Memories of Crouch End High School: Part Two


The headmistress and founder of the Crouch End school was Miss Charlotte Jane Howarth Cowdroy. She was born on January 5, 1864 and died on September 22, 1932. I only saw her once when she was brought into the classroom in her wheelchair by Miss Marguerite Bennell who later succeeded her as headmistress.

Miss Charlotte Jane Howarth Cowdroy, Founder and Headmistress of Crouch End School, 1900-29
Miss Charlotte Jane Howarth Cowdroy, Founder and Headmistress of Crouch End School, 1900-29

Miss Cowdroy presented a dramatic picture, although in failing health. She had poor eyesight and had to wear thick-lensed glasses. A cloud of hair like a halo stood up from her broad, intelligent forehead. She was extremely patriotic and had been awarded the M.B.E. for her work in organising the Hornsey Prisoners of War Fund which supported the families of prisoners during the First World War. On Empire Day we all had to assemble round the flagpole in the front of the house and salute the Union Jack and to celebrate we had a half holiday.

Great attention was given to good handwriting and cursive writing was taught right from the very beginning, I never did learn printing. Thanks to that early training my handwriting frequently gained favourable comments. As we moved on up the school we were trusted to keep our own record books showing punctuality and marks earned.

Miss Cowdroy was a great advocate of the benefits of fresh air. The left hand side of the grounds had a row of specially built open sided wooden classrooms; here we had our lessons weather permitting. Two trees come to mind, one a large magnolia which was a glory when in blossom and the other a vast willow tree whose hanging branches made a complete curtain and in its shade we laboured on hemming lurid pink dusters. We also learnt knitting and once we had mastered garter stitch we were given leather soles to make into slippers, these had holes punched round the edge for attaching the knitted tops. I proudly took mine home, alas they were well named ‘slippers’ I put mine on and promptly slipped down the stairs due to their shiny soles.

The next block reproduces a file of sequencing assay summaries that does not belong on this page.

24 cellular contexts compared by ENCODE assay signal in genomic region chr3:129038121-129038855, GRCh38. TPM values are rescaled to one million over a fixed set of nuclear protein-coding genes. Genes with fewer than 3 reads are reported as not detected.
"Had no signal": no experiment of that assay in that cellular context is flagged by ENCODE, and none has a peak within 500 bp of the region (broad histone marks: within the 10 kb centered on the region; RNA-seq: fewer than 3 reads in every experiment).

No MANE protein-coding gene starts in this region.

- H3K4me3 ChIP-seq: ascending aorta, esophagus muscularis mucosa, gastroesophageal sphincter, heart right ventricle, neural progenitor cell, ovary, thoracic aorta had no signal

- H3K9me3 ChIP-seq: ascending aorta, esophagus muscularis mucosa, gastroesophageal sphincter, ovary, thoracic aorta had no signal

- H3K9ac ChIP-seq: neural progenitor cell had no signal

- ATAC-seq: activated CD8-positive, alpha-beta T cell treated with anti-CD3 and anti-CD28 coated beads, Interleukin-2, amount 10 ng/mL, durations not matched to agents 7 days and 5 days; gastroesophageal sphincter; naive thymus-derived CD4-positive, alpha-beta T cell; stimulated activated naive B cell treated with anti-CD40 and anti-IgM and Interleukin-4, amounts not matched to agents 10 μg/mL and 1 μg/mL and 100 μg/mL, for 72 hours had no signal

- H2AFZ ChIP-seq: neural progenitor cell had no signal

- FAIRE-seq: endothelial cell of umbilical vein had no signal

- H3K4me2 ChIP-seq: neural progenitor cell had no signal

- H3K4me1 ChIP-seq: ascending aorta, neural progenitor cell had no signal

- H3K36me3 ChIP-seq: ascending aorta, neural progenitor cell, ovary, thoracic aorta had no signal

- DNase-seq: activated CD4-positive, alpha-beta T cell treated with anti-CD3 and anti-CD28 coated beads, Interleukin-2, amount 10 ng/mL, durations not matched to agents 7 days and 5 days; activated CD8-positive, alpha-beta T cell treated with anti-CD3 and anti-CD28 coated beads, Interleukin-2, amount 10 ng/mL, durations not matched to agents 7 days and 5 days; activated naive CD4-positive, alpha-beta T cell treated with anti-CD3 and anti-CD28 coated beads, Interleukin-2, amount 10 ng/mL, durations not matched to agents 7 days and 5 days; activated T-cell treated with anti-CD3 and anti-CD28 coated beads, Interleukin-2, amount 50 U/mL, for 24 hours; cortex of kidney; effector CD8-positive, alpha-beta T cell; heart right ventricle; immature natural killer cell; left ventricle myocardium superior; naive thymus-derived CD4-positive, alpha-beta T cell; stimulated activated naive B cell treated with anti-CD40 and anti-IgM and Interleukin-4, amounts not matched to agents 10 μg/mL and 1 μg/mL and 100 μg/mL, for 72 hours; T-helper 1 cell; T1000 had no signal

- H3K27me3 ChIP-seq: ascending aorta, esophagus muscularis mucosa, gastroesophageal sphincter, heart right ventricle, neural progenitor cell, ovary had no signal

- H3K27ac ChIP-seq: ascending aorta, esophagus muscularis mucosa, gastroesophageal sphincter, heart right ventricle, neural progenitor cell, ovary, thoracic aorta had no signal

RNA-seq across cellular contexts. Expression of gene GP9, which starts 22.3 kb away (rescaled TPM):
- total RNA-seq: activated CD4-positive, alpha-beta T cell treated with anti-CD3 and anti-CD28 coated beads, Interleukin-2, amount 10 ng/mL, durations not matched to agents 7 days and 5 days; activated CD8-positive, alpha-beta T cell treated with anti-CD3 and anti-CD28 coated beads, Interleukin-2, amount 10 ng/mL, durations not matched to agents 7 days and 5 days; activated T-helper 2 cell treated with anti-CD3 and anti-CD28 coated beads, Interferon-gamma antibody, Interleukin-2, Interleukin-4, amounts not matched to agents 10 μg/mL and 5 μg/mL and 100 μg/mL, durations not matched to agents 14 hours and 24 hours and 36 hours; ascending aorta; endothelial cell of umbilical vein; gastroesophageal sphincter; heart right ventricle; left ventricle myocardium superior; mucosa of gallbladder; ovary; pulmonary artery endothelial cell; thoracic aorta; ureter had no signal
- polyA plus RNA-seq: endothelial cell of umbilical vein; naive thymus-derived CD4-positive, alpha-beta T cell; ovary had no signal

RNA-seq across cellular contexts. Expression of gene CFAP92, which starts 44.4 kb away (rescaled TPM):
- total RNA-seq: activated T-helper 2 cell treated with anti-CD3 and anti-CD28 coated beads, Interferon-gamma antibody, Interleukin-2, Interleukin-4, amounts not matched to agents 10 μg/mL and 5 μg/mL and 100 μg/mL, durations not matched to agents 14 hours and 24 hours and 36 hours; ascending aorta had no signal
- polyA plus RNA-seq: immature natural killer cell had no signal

The school had a workroom and here one day we were all given wooden plywood cutouts in the shape of parrots and a little stand for them to perch on. Quantities of brightly coloured paper were to hand and the idea was that we should cut out pieces to resemble feathers and stick them on the wood. Pieces of glue for the purpose were being melted down in pots over heat. Little did I know that I could claim to be amongst the first of the glue sniffers. By the time I had inhaled the fumes throughout the lesson I was beginning to feel ill and was violently sick for the next two days. The parrot however was a great success and for a long time afterwards one could spot where a pupil from the school lived because a parrot on its perch would be proudly displayed in their window.

Sports Days were great events. A maypole in preparation would be erected and we would have rehearsed the various weaving patterns. I lived in mortal terror that I would go the wrong way and ruin the final successful unravelling of the long ribbons. There were relay races, how we fell about laughing at the mishaps as parents took part in the three-legged races. The highlight was the sudden appearance of two men, they had little bags of dolly mixture attached to their suits. As soon as they started running round the grounds we were all in hot pursuit trying to snatch a bag. When we came out after school the ‘stop me and buy one’ Walls ice cream man would arrive on his bicycle with its blue ice box. We would crowd round with our pennies to buy the coloured water ices in their blue triangular cardboard tubes, or later on when the ice cream versions came in. They were so much nicer we felt the extra halfpenny they cost was well worth it.

Annual displays were held in the Northern Polytechnic Hall. My mother complained bitterly about the number of costumes she had to make. I started off as a gnome, progressed to a Kate Greenaway child and finished as a Russian Cossack resplendent in red and yellow silk. Later a fine hall was built by the side of the house, The Charlotte Cowdroy Memorial Hall, here girls performed Greek dancing looking graceful in their long white robes. We played netball and tennis and Miss Cowdroy introduced fencing. I longed to be big enough to take lessons and also to be able to bowl along the sports field in one of the ayro wheels. Alas I never achieved these ambitions as I left and went on to Hornsey High School and finally finished my schooling in 1939.

Thyrza Meacock
Author of, A Hundred Year History of St George’s Church, Hornsey, HHS, 2006